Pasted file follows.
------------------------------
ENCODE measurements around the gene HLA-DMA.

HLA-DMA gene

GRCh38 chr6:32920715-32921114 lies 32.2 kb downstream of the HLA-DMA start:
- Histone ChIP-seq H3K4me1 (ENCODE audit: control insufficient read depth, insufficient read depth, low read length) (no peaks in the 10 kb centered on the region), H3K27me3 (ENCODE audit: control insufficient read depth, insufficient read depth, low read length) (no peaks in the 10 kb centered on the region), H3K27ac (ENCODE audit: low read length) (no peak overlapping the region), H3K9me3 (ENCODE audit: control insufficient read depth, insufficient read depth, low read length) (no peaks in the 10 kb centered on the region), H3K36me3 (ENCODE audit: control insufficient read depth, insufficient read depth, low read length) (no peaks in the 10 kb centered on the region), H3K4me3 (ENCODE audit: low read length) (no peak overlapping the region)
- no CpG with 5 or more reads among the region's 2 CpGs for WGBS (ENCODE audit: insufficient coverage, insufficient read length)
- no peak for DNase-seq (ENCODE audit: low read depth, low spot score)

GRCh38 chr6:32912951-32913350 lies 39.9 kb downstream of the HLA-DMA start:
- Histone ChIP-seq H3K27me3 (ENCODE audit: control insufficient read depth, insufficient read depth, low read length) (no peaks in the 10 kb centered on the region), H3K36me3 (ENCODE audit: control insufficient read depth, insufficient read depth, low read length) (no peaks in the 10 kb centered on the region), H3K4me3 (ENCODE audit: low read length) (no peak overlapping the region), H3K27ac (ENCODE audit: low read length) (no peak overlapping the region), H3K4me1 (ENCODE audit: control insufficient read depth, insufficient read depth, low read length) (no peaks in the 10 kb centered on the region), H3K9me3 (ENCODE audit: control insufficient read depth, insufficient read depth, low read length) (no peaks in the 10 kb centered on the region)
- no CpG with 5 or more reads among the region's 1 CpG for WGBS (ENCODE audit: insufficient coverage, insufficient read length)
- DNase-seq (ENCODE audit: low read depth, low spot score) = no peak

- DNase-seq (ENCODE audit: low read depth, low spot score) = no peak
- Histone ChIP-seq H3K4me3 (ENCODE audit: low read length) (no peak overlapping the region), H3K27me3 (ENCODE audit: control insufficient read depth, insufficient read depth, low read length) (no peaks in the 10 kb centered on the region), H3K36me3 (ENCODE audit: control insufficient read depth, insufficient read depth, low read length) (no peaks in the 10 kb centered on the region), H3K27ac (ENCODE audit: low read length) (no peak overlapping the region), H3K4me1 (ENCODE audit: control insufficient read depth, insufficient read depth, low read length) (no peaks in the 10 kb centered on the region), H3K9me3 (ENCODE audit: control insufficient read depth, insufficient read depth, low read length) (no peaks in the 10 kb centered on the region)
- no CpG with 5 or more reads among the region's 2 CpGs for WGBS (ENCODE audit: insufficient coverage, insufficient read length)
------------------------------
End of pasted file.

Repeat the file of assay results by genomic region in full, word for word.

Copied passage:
ENCODE measurements around the gene HLA-DMA.

HLA-DMA gene

GRCh38 chr6:32920715-32921114 lies 32.2 kb downstream of the HLA-DMA start:
- Histone ChIP-seq H3K4me1 (ENCODE audit: control insufficient read depth, insufficient read depth, low read length) (no peaks in the 10 kb centered on the region), H3K27me3 (ENCODE audit: control insufficient read depth, insufficient read depth, low read length) (no peaks in the 10 kb centered on the region), H3K27ac (ENCODE audit: low read length) (no peak overlapping the region), H3K9me3 (ENCODE audit: control insufficient read depth, insufficient read depth, low read length) (no peaks in the 10 kb centered on the region), H3K36me3 (ENCODE audit: control insufficient read depth, insufficient read depth, low read length) (no peaks in the 10 kb centered on the region), H3K4me3 (ENCODE audit: low read length) (no peak overlapping the region)
- no CpG with 5 or more reads among the region's 2 CpGs for WGBS (ENCODE audit: insufficient coverage, insufficient read length)
- no peak for DNase-seq (ENCODE audit: low read depth, low spot score)

GRCh38 chr6:32912951-32913350 lies 39.9 kb downstream of the HLA-DMA start:
- Histone ChIP-seq H3K27me3 (ENCODE audit: control insufficient read depth, insufficient read depth, low read length) (no peaks in the 10 kb centered on the region), H3K36me3 (ENCODE audit: control insufficient read depth, insufficient read depth, low read length) (no peaks in the 10 kb centered on the region), H3K4me3 (ENCODE audit: low read length) (no peak overlapping the region), H3K27ac (ENCODE audit: low read length) (no peak overlapping the region), H3K4me1 (ENCODE audit: control insufficient read depth, insufficient read depth, low read length) (no peaks in the 10 kb centered on the region), H3K9me3 (ENCODE audit: control insufficient read depth, insufficient read depth, low read length) (no peaks in the 10 kb centered on the region)
- no CpG with 5 or more reads among the region's 1 CpG for WGBS (ENCODE audit: insufficient coverage, insufficient read length)
- DNase-seq (ENCODE audit: low read depth, low spot score) = no peak

- DNase-seq (ENCODE audit: low read depth, low spot score) = no peak
- Histone ChIP-seq H3K4me3 (ENCODE audit: low read length) (no peak overlapping the region), H3K27me3 (ENCODE audit: control insufficient read depth, insufficient read depth, low read length) (no peaks in the 10 kb centered on the region), H3K36me3 (ENCODE audit: control insufficient read depth, insufficient read depth, low read length) (no peaks in the 10 kb centered on the region), H3K27ac (ENCODE audit: low read length) (no peak overlapping the region), H3K4me1 (ENCODE audit: control insufficient read depth, insufficient read depth, low read length) (no peaks in the 10 kb centered on the region), H3K9me3 (ENCODE audit: control insufficient read depth, insufficient read depth, low read length) (no peaks in the 10 kb centered on the region)
- no CpG with 5 or more reads among the region's 2 CpGs for WGBS (ENCODE audit: insufficient coverage, insufficient read length)